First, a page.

James Nachtwey
[Photographer, b. 1948, Syracuse, New York, lives in New York.]

 The flow of reality has contours and dimensions much like the flow of a river. The characteristics of the current depend on the channel, whether it is a product of history or geology. Documentary photography has similar properties. The images I create are a confluence of what is in front of me and what is inside of me. They are objective and subjective at the same time, and they must be seen that way by the viewer in order to be convincing. 

David Hockney
[Artist, b. 1937, Bradford, England, lives in Bridlington, Yorkshire; London; and Los Angeles.]

 Photography hankers after the condition of the neutral observer. But there can be no such things as a neutral observer. For something to be seen, it must be looked at by somebody, and any true and real depiction must be an account of the experience of that looking. 

James McNeill Whistler
[Artist, b. 1834, Lowell, Massachusetts, d. 1903, London.]

 The imitator is a poor kind of creature. If the man who paints only the face, or flower, or other surface he sees before him were an artist, the king of artists would be the photographer. 

Annie Leibovitz
[Photographer, b. 1949, Westbury, Connecticut, lives in New York.]

 I no longer believe that there is such a thing as objectivity. Everyone has a point of view. Some people call it style, but what we’re really talking about here is the guts of a photograph. When you trust your point of view, that’s when you start taking pictures.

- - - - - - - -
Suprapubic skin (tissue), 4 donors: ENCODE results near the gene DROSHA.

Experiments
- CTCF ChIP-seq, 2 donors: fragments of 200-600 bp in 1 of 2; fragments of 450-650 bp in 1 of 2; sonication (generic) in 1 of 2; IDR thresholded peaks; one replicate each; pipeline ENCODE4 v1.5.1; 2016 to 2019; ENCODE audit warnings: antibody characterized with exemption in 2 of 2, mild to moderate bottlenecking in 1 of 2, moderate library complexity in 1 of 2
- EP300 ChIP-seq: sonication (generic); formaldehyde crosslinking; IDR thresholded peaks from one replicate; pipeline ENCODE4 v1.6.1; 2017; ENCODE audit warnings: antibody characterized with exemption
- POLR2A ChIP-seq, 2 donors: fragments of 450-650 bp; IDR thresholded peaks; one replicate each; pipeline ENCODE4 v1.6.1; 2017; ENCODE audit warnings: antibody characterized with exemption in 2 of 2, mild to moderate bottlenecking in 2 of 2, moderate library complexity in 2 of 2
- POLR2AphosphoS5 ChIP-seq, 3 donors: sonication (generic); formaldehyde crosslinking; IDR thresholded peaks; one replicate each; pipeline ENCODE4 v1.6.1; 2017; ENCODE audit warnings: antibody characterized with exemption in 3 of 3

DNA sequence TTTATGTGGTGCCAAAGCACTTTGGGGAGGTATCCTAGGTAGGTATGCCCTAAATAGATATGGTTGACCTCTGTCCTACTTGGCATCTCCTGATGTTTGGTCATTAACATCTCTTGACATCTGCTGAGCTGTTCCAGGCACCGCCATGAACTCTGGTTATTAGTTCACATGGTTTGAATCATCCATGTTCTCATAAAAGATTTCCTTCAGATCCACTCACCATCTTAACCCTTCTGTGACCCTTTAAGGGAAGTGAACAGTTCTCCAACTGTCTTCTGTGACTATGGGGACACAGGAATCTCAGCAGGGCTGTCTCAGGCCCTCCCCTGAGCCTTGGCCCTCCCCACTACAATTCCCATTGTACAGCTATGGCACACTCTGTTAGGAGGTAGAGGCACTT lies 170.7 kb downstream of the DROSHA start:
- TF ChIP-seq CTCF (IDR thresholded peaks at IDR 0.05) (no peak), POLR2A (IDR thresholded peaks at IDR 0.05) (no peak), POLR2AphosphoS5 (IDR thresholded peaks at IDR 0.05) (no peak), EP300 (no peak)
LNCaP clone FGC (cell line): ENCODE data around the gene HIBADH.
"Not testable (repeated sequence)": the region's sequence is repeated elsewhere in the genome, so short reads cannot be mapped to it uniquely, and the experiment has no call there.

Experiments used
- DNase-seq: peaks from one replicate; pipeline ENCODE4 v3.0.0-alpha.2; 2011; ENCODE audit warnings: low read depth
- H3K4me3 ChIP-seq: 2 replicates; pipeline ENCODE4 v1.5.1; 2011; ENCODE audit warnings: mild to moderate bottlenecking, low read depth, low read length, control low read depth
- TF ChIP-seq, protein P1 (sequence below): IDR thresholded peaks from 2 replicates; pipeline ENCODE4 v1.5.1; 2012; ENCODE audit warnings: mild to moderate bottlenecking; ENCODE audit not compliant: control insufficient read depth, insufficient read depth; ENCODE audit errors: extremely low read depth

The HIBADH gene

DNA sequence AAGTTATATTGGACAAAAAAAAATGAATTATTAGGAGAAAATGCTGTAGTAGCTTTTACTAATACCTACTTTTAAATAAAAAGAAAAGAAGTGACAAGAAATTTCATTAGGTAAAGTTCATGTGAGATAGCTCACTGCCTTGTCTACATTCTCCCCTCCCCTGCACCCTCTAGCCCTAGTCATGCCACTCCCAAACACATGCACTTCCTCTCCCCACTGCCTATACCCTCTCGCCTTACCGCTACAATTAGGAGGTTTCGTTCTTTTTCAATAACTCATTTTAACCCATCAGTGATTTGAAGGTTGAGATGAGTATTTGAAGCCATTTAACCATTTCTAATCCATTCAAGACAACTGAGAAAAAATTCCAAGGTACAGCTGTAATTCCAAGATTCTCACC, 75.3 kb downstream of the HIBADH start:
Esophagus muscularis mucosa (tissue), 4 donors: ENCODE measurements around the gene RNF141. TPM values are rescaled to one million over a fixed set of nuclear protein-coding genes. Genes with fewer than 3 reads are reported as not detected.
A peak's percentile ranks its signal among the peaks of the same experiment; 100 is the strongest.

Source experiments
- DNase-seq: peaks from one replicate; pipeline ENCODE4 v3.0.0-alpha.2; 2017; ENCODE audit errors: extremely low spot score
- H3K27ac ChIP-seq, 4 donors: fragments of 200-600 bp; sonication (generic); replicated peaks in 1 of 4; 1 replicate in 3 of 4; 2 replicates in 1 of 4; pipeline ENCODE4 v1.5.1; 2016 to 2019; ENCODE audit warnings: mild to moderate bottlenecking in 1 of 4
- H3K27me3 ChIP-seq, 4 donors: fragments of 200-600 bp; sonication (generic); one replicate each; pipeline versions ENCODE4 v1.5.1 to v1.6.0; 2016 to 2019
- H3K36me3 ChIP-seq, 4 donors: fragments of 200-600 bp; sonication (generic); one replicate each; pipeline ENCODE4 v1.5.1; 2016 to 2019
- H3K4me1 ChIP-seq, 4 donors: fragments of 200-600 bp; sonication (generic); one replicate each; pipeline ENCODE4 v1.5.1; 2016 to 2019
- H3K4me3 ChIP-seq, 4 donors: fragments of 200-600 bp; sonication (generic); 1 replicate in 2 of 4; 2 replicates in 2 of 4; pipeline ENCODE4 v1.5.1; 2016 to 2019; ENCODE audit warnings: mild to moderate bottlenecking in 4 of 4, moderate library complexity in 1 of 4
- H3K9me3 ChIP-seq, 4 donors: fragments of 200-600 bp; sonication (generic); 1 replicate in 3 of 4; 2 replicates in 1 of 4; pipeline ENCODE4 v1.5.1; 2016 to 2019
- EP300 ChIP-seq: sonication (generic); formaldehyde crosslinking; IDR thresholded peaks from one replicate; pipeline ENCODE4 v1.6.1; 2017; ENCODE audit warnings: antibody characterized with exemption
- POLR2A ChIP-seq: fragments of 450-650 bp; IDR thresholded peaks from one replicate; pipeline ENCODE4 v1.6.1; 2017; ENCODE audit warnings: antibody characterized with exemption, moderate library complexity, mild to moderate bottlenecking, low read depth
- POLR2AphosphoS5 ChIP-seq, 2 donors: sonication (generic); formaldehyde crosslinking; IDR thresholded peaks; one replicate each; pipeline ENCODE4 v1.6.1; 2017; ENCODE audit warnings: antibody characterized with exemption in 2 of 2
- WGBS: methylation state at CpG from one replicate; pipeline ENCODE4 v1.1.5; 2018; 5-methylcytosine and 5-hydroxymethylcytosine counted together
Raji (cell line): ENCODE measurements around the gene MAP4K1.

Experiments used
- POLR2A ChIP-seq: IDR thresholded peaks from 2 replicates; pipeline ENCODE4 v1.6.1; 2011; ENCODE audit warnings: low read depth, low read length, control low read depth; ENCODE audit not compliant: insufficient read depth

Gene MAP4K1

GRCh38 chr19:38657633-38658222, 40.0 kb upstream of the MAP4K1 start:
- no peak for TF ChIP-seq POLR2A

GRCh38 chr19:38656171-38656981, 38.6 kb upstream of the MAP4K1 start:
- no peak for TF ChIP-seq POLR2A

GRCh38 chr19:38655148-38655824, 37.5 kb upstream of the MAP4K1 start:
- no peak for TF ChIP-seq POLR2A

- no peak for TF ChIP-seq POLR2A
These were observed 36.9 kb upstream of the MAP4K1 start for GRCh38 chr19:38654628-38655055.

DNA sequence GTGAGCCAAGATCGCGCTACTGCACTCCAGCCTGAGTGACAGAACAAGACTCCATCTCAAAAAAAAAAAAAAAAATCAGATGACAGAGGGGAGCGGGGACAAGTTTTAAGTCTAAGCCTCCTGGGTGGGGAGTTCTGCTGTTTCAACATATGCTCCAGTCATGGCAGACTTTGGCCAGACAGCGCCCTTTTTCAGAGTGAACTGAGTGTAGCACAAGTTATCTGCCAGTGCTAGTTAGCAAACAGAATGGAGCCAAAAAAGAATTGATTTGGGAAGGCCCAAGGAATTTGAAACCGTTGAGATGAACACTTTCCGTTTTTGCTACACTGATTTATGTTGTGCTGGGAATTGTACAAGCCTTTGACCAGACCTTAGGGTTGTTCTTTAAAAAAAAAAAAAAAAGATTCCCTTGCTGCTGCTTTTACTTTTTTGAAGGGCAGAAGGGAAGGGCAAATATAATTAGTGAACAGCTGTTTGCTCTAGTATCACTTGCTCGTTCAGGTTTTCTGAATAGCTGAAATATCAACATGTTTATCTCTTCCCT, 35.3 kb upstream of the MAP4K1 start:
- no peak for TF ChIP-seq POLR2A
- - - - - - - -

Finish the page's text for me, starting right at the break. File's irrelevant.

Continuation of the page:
...I gave up on being a journalist—I thought having a point of view was more important than being objective. 

Brassaï (Gyula Halász)
[Photographer, b. 1889, Brassó, Transylvania, Hungary (now Romania), d. 1984, Eze, Alpes-Maritimes, France.]

 I had myself echoed [Peter Henry] Emerson’s view that photography was not an art form, but I had done so without the slightest regret… It is something better than art! It rules out subjectivity, the artist’s arbitrariness; through photography it is at last possible to attain divine, total objectivity. 

Robert Frank
[Photographer and filmmaker, b. 1924, Zürich, Switzerland, lives in Mabou, Cape Breton, Nova Scotia, Canada, and New York.]

 The truth is somewhere between the documentary and the fictional, and that is what I try to show. What is real one moment has become imaginary the next. You believe what you see now, and the next second you don’t anymore. 

William Klein
[Photographer, b. 1928, New York, lives in Paris.]

 Anybody who pretends to be objective isn’t realistic. 
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